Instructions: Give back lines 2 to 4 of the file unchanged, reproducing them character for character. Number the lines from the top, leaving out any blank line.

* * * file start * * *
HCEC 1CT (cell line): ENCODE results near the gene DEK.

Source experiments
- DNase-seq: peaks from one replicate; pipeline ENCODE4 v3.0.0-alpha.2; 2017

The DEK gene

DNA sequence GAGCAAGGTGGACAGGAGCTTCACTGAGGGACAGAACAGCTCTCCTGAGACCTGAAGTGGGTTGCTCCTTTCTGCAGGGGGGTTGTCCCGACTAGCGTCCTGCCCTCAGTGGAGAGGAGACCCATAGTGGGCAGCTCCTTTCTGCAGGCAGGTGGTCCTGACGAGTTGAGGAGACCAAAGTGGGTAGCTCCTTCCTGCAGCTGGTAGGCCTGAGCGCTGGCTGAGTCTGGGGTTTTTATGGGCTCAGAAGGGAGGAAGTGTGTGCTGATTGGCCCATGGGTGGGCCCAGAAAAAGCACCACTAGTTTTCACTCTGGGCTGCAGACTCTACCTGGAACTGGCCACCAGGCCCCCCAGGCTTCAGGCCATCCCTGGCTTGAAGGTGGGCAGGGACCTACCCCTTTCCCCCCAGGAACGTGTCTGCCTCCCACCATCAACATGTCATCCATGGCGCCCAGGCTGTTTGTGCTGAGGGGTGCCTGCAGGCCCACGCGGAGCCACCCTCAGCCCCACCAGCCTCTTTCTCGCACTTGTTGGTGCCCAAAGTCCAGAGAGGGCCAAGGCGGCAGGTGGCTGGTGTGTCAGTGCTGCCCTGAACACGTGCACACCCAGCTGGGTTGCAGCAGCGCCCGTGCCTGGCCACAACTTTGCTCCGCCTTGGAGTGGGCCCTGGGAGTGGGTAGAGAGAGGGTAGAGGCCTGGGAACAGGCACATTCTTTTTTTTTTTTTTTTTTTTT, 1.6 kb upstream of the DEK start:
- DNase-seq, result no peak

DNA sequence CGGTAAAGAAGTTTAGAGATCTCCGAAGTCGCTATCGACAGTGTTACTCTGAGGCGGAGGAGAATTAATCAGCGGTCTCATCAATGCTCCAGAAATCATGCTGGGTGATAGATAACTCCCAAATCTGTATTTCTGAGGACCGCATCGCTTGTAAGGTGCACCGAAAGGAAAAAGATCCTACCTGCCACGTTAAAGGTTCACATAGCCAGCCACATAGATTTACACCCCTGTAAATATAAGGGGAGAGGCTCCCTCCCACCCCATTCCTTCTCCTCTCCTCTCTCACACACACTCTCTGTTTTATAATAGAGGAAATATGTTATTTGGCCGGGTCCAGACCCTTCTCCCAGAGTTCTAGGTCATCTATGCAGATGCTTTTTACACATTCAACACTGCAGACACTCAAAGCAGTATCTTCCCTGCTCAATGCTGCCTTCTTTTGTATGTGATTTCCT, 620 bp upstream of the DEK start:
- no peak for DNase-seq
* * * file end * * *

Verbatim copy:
Source experiments
- DNase-seq: peaks from one replicate; pipeline ENCODE4 v3.0.0-alpha.2; 2017

The DEK gene